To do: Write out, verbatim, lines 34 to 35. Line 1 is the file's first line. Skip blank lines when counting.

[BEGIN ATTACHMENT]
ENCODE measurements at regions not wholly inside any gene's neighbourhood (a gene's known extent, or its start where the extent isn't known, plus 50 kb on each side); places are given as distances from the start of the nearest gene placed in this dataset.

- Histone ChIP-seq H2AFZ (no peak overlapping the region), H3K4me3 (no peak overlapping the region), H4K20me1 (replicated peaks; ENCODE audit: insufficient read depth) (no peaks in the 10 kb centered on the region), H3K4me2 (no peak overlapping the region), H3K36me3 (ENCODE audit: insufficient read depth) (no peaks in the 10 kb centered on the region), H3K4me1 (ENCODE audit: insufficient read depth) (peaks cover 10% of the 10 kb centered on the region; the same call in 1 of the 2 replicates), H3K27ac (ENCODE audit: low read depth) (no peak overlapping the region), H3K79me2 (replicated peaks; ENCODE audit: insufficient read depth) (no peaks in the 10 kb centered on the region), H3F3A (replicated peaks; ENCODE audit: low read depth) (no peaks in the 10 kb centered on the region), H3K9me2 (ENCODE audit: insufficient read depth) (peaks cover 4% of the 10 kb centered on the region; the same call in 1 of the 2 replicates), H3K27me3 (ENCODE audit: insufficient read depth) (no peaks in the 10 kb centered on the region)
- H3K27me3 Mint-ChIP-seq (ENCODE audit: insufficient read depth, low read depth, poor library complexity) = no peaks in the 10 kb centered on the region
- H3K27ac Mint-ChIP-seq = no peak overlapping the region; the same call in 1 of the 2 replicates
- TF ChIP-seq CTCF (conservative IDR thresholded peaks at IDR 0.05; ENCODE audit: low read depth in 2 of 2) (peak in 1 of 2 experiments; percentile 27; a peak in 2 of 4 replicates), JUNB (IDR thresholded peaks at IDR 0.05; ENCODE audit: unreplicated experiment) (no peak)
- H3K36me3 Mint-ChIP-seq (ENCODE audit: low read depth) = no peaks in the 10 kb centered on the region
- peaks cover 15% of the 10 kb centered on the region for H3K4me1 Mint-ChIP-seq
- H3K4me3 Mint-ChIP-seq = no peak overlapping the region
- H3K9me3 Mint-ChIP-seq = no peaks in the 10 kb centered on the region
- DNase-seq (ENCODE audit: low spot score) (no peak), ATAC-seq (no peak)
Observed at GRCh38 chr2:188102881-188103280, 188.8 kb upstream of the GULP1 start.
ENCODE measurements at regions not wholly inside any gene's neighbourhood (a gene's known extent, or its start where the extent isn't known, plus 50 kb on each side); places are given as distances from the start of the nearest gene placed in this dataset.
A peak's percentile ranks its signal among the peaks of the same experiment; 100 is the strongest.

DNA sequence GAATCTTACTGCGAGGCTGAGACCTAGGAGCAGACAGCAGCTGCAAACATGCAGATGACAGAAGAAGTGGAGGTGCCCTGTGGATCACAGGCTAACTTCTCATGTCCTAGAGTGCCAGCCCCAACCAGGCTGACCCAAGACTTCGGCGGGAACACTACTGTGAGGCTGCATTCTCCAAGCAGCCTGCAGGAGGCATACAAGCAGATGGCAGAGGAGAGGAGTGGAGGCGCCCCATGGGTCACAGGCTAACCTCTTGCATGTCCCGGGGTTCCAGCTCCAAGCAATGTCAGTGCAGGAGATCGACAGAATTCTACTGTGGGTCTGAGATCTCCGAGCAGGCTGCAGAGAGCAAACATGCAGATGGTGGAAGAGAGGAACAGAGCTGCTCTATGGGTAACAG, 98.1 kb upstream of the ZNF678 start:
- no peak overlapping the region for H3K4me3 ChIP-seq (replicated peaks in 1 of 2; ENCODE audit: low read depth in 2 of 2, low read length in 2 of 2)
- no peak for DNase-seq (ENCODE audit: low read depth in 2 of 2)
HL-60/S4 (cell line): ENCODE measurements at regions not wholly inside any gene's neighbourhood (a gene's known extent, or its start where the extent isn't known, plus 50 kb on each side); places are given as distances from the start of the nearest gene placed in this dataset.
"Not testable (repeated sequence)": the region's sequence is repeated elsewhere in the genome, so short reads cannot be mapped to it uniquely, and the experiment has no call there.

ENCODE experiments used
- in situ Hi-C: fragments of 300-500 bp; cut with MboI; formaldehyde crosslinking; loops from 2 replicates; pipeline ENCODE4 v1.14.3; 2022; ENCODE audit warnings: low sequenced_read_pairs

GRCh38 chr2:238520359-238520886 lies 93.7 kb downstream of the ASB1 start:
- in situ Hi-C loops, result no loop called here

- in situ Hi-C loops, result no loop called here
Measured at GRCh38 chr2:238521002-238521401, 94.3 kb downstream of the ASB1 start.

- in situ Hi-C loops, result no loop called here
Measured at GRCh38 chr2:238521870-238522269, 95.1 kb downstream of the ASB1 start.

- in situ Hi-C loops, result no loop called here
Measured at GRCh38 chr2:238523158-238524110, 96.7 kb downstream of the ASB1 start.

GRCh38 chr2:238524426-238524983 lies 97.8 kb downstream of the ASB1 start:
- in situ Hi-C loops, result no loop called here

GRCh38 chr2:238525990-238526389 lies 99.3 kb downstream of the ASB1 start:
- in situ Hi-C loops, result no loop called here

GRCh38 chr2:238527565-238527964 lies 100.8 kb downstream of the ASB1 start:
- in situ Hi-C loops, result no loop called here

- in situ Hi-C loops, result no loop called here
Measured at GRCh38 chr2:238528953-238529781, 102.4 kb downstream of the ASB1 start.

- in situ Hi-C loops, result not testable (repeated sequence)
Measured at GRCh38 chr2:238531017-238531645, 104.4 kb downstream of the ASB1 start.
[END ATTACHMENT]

- in situ Hi-C loops, result no loop called here

- in situ Hi-C loops, result no loop called here